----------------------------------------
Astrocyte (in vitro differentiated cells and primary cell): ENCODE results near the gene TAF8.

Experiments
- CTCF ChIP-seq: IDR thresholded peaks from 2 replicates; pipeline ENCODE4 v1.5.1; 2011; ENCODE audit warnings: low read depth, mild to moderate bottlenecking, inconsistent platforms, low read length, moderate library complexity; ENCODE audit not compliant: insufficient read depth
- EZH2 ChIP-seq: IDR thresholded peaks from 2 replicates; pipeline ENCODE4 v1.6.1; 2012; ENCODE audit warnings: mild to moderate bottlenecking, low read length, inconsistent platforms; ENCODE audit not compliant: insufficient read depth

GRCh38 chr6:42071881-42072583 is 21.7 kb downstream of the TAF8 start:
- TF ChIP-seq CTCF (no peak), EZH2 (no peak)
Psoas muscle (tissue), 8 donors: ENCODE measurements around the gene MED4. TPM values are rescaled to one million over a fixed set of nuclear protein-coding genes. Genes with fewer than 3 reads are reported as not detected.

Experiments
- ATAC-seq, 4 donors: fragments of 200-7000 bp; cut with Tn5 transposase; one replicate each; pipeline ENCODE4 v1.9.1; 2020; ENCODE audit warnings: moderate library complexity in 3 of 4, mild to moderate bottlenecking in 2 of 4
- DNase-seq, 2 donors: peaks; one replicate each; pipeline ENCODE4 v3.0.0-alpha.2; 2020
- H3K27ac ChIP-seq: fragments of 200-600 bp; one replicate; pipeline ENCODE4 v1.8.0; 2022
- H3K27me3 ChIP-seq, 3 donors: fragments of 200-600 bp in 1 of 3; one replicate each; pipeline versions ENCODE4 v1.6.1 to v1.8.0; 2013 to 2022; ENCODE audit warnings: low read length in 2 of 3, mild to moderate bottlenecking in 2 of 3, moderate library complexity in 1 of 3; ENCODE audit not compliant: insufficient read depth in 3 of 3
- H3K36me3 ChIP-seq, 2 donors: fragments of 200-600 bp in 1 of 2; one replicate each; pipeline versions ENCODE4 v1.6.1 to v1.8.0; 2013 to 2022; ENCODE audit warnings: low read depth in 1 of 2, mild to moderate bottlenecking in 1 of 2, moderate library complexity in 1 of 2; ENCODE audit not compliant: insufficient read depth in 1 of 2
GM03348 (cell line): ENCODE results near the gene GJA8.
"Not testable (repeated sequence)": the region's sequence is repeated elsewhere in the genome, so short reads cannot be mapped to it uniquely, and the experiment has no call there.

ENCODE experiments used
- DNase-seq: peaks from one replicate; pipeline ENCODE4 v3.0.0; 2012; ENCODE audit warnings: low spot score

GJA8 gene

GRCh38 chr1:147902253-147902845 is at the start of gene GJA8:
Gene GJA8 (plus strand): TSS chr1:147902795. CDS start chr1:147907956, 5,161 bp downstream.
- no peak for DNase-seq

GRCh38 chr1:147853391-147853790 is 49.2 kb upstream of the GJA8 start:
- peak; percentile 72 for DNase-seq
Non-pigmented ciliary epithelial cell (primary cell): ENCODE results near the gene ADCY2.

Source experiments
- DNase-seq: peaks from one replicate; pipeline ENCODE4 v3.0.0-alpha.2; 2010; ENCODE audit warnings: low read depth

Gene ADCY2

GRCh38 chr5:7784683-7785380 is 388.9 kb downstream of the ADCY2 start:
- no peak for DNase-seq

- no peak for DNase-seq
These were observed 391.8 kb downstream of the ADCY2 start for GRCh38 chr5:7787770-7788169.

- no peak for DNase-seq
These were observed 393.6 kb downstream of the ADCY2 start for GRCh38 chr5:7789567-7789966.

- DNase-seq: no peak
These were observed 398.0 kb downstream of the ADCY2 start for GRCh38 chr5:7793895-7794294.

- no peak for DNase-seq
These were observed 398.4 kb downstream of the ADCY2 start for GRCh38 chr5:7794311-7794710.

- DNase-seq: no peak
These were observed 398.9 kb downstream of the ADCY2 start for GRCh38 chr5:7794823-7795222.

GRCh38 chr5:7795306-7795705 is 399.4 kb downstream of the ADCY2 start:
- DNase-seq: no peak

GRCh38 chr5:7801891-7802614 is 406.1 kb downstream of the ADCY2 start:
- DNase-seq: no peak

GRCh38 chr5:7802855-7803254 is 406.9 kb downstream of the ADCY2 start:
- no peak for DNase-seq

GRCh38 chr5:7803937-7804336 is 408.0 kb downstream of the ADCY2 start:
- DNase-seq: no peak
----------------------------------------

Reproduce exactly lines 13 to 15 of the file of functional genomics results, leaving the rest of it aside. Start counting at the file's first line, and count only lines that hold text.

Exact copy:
- H3K36me3 ChIP-seq, 2 donors: fragments of 200-600 bp in 1 of 2; one replicate each; pipeline versions ENCODE4 v1.6.1 to v1.8.0; 2013 to 2022; ENCODE audit warnings: low read depth in 1 of 2, mild to moderate bottlenecking in 1 of 2, moderate library complexity in 1 of 2; ENCODE audit not compliant: insufficient read depth in 1 of 2
GM03348 (cell line): ENCODE results near the gene GJA8.
"Not testable (repeated sequence)": the region's sequence is repeated elsewhere in the genome, so short reads cannot be mapped to it uniquely, and the experiment has no call there.